Tear gas in the throat, again. We escaped through the terraced fields of olives, on the mount slopes. Stun grenades were blasting around me and two Palestinian teenagers. They were running near me for their safety, but also trying to help me. “Go, go, go!”, they yelled everytime I turned around to keep an eye on our persecutors. The soldiers were threatening me by aiming with their M-16’s.
Jewish settlers from the Bat Ayin colony built a wall two kilometres away of the Palestinian village of Safa (near Beit Ummar, south of Jerusalem), on Arab land. This is usually a first step before a forceful grab. The people demonstrated against it. They arrived peacefully, completely unarmed, and read a statement about the illegality of the construction and how the settlers have been stealing their property (a barbed-wire-protected settlérs’ plantation on Palestiniand soil has reached a point 15 meters away of Safa’s first houses).
Then the teenagers started destroying the stone wall. with their hands: they came without any tool that could anyhow be considered as a weapon. They were using rocks and a rubber tube they found on the site.
Ten soldiers were looking on and were soon reinforced by at least ten paramilitary policemen (probably more), on seven blinded cars. Carrying automatic guns, they attacked. All of us, journalists included. Time to run.
The youths responded throwing stones. They were dangerous, but not so much for the soldiers: I realised that, as in Iran, being nearby their enemy meant that I was more likely to be hit than the actual target.
The path we used to walk there was covered with tear gas, so I chose to run by the terraces. They started shooting tear-gas canisters there too, as many had the same idea. It took me 15 minutes to get to the village, where people stood on the rooftops looking, cheering the stone-throwers and booing the soldiers. The skirmish lasted for about and hour. When the retreating youths reached Safa, the soldiers started shooting tear-gas canisters into the built-up area, over rooftops and backyards. Eyes in tears, old ladies were rushing out their houses and running away by the road to Beit Ummar. Little girls were being taken on arms by their fathers, coughing and crying. The ambulances evacuated at least three wounded Palestinians.
Keren, a Jewish photographer I met in that moment, approached me to tell me that all the people I came with in a car had been arrested: Uri, Neria, Nadav and Cobi. All of them Jewish too. Also, between three and five adult Palestinians who stood on the way of the soldiers, trying to give time for the young ones to escape. Plus a journalist who was covering the incidents, like me.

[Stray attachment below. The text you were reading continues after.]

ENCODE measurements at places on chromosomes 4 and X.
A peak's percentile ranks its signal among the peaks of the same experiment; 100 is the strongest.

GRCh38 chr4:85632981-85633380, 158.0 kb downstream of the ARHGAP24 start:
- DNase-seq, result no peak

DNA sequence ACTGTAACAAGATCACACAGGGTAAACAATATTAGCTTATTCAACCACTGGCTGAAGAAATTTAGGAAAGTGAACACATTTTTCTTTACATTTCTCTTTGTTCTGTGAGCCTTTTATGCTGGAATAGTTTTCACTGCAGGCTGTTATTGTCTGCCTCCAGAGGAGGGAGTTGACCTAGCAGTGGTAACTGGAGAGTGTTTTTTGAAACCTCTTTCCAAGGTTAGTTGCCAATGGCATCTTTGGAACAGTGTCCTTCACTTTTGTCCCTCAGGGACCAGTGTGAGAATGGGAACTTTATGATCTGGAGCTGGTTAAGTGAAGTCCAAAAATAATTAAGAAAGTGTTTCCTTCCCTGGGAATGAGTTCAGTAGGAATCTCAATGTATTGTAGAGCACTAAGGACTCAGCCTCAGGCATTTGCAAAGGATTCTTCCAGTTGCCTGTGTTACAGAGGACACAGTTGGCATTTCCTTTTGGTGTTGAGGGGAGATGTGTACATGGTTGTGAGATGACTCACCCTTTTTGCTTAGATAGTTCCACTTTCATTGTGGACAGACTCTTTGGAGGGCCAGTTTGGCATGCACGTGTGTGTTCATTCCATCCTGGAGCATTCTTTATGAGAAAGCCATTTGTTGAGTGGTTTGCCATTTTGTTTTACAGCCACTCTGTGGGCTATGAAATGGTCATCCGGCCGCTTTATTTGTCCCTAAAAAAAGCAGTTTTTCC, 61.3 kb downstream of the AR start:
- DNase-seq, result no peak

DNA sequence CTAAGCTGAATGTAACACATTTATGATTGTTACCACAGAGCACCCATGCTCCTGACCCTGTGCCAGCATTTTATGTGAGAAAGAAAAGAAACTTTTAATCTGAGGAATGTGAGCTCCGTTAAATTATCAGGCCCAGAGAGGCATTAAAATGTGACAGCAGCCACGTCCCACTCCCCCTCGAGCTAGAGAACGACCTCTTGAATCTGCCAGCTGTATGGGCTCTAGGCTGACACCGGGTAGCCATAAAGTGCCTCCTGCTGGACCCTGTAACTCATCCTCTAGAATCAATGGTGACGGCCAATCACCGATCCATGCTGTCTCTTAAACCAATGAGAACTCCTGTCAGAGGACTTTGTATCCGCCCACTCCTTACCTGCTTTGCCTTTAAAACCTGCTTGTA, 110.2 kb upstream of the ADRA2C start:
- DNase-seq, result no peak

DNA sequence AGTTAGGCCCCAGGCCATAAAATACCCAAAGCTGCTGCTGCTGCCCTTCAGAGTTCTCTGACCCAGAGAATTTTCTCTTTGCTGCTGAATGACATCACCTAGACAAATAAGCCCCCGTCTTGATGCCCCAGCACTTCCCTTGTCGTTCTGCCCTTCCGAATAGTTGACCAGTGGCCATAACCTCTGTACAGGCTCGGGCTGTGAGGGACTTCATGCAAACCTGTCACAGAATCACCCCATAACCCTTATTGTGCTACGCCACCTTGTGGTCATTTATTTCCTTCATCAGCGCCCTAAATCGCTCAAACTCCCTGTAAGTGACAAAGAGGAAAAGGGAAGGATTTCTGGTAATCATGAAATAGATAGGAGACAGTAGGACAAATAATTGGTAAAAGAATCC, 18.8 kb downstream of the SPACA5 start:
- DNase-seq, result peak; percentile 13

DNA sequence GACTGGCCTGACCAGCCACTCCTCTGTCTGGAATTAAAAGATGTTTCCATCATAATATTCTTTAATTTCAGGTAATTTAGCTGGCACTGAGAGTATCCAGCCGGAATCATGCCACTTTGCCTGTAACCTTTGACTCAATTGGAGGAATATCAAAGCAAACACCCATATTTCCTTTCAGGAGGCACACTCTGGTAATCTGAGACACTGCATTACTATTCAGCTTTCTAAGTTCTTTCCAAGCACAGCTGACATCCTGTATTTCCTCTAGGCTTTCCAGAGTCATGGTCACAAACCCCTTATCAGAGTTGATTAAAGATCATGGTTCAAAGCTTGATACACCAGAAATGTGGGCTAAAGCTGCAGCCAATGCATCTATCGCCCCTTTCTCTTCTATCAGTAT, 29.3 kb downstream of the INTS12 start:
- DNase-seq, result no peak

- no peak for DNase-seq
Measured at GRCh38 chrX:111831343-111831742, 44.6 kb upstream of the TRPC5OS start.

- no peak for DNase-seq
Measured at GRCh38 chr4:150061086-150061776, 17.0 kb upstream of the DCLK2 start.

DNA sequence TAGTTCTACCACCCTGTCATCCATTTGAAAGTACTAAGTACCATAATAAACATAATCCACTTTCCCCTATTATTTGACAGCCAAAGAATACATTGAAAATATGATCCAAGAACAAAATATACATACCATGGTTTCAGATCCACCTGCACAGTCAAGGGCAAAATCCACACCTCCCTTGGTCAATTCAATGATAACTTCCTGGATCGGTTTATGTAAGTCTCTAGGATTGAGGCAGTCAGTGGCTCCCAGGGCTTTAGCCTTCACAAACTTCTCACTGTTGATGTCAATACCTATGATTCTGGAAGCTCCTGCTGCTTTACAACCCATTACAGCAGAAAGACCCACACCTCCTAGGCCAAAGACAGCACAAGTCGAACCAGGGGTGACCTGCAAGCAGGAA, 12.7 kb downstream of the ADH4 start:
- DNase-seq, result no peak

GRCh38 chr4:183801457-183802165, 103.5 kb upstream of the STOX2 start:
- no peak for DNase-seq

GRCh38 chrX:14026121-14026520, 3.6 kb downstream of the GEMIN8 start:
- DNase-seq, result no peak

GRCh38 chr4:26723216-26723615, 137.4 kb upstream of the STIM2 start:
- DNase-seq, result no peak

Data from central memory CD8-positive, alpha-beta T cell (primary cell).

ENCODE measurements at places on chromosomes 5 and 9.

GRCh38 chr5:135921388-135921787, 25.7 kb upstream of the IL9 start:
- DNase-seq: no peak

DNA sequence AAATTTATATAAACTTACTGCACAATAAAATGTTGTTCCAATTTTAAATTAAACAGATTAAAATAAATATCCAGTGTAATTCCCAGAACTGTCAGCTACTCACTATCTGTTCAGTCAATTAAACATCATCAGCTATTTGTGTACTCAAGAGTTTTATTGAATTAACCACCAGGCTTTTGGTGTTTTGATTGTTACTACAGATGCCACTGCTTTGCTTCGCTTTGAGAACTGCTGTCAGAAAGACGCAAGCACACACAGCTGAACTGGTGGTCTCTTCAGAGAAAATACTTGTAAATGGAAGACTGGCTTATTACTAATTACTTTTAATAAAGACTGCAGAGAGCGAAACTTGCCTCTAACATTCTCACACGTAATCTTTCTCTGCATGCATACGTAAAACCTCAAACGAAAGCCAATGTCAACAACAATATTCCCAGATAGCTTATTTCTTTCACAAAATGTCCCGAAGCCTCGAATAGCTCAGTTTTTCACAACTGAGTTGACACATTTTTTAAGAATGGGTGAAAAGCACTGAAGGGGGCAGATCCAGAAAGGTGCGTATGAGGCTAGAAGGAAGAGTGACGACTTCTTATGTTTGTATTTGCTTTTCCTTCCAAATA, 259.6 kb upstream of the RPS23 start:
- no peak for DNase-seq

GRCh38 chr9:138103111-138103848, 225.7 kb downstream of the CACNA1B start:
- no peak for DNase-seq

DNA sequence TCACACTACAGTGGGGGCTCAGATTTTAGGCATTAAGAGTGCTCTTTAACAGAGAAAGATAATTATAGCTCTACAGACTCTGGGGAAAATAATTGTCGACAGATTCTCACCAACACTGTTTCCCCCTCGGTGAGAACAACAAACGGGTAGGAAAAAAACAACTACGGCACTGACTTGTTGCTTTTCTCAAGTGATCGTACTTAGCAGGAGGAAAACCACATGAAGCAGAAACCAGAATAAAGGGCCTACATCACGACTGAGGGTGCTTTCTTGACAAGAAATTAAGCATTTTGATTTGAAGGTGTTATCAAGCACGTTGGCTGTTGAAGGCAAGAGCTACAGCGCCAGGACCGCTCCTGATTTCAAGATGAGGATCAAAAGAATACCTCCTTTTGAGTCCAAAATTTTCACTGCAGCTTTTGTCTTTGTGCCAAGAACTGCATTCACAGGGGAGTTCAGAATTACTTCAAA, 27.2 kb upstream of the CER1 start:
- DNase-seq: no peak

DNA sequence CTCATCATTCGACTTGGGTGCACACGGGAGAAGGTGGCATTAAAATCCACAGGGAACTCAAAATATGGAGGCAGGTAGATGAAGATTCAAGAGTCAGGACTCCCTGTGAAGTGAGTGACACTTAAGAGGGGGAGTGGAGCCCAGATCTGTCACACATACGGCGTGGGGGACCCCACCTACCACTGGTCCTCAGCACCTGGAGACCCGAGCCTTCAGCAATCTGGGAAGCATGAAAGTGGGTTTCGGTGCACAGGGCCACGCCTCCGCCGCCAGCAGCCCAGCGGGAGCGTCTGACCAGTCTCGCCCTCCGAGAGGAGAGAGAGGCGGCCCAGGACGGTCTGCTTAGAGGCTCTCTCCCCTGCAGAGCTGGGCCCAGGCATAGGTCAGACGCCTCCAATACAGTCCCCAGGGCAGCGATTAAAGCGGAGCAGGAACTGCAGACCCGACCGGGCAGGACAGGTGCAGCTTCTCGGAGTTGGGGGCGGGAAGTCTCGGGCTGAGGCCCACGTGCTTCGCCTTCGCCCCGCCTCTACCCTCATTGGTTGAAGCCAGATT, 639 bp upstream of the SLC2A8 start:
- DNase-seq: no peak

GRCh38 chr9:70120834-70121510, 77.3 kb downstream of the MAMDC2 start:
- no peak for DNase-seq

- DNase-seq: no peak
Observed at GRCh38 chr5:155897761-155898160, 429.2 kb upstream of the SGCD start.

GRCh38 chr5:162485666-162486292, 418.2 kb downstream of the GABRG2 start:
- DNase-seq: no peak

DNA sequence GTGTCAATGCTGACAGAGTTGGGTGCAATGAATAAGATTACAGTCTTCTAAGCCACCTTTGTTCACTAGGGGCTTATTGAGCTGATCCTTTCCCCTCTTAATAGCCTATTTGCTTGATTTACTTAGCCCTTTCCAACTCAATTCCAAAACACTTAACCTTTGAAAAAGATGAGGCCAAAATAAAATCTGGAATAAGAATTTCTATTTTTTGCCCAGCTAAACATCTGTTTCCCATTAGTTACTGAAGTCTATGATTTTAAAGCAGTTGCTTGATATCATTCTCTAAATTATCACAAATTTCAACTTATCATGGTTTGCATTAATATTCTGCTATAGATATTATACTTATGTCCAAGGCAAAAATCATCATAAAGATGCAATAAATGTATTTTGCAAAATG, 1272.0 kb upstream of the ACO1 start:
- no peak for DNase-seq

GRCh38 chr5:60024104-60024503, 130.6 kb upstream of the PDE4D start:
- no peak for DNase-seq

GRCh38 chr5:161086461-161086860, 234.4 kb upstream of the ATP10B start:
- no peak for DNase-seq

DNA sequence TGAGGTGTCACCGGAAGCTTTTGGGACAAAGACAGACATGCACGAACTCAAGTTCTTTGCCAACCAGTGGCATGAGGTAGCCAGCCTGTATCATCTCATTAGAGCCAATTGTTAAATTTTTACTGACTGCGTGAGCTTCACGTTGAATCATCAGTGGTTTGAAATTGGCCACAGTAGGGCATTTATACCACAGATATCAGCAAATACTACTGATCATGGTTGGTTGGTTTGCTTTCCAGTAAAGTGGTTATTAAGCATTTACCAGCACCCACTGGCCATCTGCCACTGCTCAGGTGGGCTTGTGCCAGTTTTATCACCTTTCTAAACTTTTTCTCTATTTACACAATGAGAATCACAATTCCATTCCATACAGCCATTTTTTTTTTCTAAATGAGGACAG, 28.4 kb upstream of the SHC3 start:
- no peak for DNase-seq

Yusef, a Palestinian from Haifa, Keren and me went to the army-police combined station with food for the detainees. The Israeli ones were well treated and released after eight hours, having signed a commitment not to go back to the Beit Ummar area in the next two weeks. The Palestinian ones were to remain in prison for four days.
In the morning, I had been on top of a hill, south of Hebron, between the illegal Jewish colonies of Ma’on and Karmel, which are separated by about 1,500 metres. About 15 Jewish peace activists were trying to form a barrier, so that the soldiers could not touch the young Bedouin shepherds who graze their goats there. Seven soldiers and three policemen came. After long arguments, a guy and two brave girls, all Israeli, were arrested. “They won’t be too aggressive to us”, one of them told me. “But if they get the kids (the Bedouin shepherds), they will beat them up and jail them for long”.
What was all this about? The settlers don’t want the Bedouin shepherds, who have been grazing their goats there for millenia, to be around anymore. So they have been physically attacking them. The army didn’t like this and went to the settlers to propose a compromise: the settlers would leave the Bedouins alone in exchange for the soldiers keeping the Bedouins away. The army is doing the job for the settlers, that is. Regardless any sense of legality.
Besides me, Keren and an Englishman –all freelance journalists–, the five or six other reporters were Palestinian. The Israeli media ignored the incidents, though some of them might have got Safa’s skirmish’s story from two news agencies, the French AFP and the Chinese Xinhua, which published inaccurate notes. They give wrong numbers of detainees (14, says AFP; 6, says Xinhua), suggest that there were almost as many “foreigners” than locals (“dozens of Palestinians and tens of foreign activists”, according to Xinhua, but the only foreigners were the English journalist and me, plus seven or eight Israelis) and quote “witnesses” to affirm that the Palestinians “burned crops” (untrue) and that the soldiers responded with tear-gas and stun grenades to the stone-throwing, when in fact it was the other way round: the grenades and the gas came first.